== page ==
I found your post very interesting, and I love that you are talking about this topic. I have had two dogs in the past who lived a pretty old age, one outlived the other, but eventually both of them got to the point where it was obvious they were suffering. For both of their situations my parents made the decision to have them put down in order to give them a more dignified end to their lives. I was about 9 at the time and I remember crying a lot because I didn’t want to see my puppy go, but even then I understood why. I was willing to see them go, instead of watching them live out the rest of their days in pain. So, personally I really agree with the point of view you presented in this post, and I love how you were able to capture both sides of the procedure. I thought the way you wrote this was very captivating and I really enjoyed the perspective. I found an article that I think you may find interesting, it looks at the perspective of a doctor who chose to have his family dog put down, and I think his point of view in the article resonates with your topic here- https://www.nytimes.com/2018/02/06/well/live/death-dying-doctors-dog-euthanasia.html?rref=collection%2Ftimestopic%2FEuthanasia&action=click&contentCollection=timestopics®ion=stream&module=stream_unit&version=latest&contentPlacement=1&pgtype=collection – I hope you find this article interesting. I look forward to hearing more from you on this topic.
I loved this post because I could feel your passion while reading it. I thought your perspective was really interesting, and honestly, it was something I had never thought of before. However, I believe that I am in agreement with you on your perspective. I think allowing animals to die in dignity is a practice that is very valuable (and almost beautiful). You brought up a good point by stating, ” The experts say yes, euthanasia is overall beneficial in the case of animals. What are the differences when it comes to humans?”. Obviously this is such a controversial question, but I firmly believe that in order for answers, we need to further our research and our mindsets. I found this article interesting, hopefully it can help you with your topic https://www.psychologytoday.com/blog/all-dogs-go-heaven/201111/human-and-animal-euthanasia-dare-compare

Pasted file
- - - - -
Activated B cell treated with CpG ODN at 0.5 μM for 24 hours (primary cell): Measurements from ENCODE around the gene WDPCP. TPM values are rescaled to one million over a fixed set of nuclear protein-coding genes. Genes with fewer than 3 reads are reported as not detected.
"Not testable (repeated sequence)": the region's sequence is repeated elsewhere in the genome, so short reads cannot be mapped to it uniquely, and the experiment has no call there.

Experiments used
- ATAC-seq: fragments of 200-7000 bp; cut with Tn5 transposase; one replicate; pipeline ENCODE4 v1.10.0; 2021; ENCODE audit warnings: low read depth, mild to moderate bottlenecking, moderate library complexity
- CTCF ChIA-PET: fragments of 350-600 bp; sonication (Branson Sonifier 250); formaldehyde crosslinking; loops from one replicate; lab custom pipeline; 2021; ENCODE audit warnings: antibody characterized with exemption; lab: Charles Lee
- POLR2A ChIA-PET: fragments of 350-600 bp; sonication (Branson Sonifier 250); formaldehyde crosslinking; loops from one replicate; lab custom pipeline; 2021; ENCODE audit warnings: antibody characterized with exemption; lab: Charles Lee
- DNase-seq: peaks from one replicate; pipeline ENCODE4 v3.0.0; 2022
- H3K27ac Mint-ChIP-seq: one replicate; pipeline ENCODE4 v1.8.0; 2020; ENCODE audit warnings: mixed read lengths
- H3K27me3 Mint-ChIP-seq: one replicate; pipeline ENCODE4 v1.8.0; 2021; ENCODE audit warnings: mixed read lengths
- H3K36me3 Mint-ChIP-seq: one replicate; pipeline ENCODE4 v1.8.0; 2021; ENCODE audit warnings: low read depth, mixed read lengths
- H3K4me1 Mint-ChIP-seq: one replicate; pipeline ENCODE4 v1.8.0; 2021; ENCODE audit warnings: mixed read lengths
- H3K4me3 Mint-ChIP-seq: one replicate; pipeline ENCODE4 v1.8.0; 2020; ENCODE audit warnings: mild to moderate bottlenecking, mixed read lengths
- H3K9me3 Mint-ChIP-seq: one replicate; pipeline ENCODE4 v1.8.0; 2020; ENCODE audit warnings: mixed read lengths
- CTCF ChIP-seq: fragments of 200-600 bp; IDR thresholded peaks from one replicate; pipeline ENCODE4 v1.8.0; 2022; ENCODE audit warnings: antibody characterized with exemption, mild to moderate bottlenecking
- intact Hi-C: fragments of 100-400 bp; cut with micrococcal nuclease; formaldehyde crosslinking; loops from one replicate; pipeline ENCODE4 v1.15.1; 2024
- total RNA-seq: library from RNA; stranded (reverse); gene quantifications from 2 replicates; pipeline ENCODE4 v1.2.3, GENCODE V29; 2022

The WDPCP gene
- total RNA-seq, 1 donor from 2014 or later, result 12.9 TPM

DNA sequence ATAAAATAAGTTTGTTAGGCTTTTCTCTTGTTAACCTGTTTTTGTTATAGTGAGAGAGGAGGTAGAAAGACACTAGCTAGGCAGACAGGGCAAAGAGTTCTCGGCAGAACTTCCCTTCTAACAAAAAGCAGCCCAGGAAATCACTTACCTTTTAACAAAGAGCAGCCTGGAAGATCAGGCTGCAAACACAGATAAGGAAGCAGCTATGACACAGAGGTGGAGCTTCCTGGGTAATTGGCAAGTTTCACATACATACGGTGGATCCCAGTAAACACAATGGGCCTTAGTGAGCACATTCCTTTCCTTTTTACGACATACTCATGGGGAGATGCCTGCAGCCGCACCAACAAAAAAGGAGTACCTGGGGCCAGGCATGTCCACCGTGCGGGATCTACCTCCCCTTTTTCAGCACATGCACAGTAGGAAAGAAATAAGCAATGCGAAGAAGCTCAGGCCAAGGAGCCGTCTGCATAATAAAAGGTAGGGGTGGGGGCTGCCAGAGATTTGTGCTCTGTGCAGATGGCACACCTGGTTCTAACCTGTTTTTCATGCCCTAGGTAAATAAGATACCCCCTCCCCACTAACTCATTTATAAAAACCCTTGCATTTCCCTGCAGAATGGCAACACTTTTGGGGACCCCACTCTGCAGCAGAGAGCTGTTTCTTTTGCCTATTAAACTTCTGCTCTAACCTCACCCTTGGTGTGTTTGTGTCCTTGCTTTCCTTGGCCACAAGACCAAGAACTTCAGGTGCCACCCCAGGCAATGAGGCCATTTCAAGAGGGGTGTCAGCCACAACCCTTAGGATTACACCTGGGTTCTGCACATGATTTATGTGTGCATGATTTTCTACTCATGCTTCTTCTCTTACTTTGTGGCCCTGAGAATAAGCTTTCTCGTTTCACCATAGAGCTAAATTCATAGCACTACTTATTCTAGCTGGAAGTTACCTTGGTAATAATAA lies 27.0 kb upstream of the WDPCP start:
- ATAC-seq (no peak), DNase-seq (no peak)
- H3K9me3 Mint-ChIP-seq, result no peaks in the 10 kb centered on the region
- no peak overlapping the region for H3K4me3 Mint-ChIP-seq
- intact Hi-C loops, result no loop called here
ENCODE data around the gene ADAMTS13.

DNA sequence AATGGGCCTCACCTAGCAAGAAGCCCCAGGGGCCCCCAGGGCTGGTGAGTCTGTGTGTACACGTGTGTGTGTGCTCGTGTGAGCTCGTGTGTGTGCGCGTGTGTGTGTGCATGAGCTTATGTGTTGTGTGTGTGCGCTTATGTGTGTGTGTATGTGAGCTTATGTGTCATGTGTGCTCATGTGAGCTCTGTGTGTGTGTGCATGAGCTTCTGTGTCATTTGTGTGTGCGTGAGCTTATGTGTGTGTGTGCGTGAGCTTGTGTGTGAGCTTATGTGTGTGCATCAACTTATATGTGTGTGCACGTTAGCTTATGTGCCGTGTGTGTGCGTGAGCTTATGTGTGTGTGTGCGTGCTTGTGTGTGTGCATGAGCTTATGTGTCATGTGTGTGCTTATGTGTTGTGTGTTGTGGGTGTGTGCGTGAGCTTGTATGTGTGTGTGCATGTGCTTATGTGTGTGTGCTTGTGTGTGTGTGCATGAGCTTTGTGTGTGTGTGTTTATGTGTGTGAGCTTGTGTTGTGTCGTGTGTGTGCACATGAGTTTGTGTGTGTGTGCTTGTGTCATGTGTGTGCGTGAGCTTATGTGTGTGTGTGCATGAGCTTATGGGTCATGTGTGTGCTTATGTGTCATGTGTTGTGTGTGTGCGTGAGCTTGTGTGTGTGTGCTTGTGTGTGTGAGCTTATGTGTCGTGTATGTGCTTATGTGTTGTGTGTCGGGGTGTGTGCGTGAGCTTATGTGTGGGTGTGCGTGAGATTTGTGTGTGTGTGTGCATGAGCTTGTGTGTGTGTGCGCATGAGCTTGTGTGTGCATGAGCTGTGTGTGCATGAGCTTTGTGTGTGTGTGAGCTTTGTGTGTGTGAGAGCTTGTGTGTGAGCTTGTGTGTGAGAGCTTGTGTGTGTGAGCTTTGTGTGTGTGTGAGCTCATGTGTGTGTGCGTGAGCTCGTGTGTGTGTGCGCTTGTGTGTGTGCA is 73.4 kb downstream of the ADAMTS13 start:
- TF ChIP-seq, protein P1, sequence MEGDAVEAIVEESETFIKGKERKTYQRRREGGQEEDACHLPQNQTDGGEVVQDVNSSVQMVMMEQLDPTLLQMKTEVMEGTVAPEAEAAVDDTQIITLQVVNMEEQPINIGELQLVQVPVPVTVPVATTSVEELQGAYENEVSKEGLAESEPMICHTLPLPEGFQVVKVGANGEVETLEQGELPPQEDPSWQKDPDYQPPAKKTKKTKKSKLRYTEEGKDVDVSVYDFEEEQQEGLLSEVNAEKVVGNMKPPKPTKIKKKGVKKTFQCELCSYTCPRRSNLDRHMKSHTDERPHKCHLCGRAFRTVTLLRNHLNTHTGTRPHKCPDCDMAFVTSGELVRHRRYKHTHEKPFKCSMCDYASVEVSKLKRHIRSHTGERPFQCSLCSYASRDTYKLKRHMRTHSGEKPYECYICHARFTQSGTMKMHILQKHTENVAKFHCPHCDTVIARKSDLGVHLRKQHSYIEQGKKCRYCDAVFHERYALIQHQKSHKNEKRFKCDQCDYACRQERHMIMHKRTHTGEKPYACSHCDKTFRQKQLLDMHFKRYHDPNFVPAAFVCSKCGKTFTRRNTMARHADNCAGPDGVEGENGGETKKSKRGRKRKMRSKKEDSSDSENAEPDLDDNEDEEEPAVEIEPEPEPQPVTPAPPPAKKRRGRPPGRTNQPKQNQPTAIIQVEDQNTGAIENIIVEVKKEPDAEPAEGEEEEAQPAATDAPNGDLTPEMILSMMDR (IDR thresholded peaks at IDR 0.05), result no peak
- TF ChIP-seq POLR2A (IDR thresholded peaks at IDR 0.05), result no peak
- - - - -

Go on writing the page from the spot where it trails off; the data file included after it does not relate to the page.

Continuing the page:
Maintaining life is often much harder than inducing death. The pain, money, effort, emotion, knowledge and strength required to fix a broken creature or support a struggling creature are required to feed the
An intriguing topic, for sure. You presented it well. Personally, I am inclined to state that all human life is sacred; never should we give up on a life. Pain is just a part of the human experience, whether emotional or physical. Though PAS sound good to those that are terminally ill, there is always that chance of survival, as you stated. Whether or not that person survives, however, should not dictate whether or not he or she chooses to end his or her life; I’m a firm believer in experiencing all aspects of life, as you never know whom you may inspire.
This topic so controversial in society today, but you managed to provide the information in a way that you did not take a specific stance. Rather you just gave primary information to understand the depths of this situation. It is difficult to determine if PAS is murder or if it is unconstitutional, because the patient is giving their complete consent over a period of days to allow someone else to end their life. Here is a question that challenges ideas about PAS: If a person were to commit suicide would it have the same consequences or reactions as someone who helped them commit at their own will? Here is a website where you can read all about Euthanasia to maybe find an answer for this. https://euthanasia.procon.org/
This topic means a lot to me, as I had an aunt with Lou Gehrig’s disease who decided to pull the plug on her life support. She was almost entirely paralyzed, could barely talk, and was in constant pain, so to her life was no longer worth living. I think that the right to life, which is an inherent human right, also means having the right to end it. While it may bring others pain, often a physician assisted suicide is the smoothest way for a person to exit this world. My aunt, if she hadn’t puled the plug, would have eventually died in a brutally painful coughing fit as her lungs became more and more paralyzed, which would have been a terrible way to die. Thank you for bringing up this topic, I look forward to hearing more.
Working at the veterinary hospital, I see everything but euthanasias. I see surgeries on sick animals, I give fluid IV’s, X-rays, medication, and witness multiple brilliant people attempting to diagnose and heal a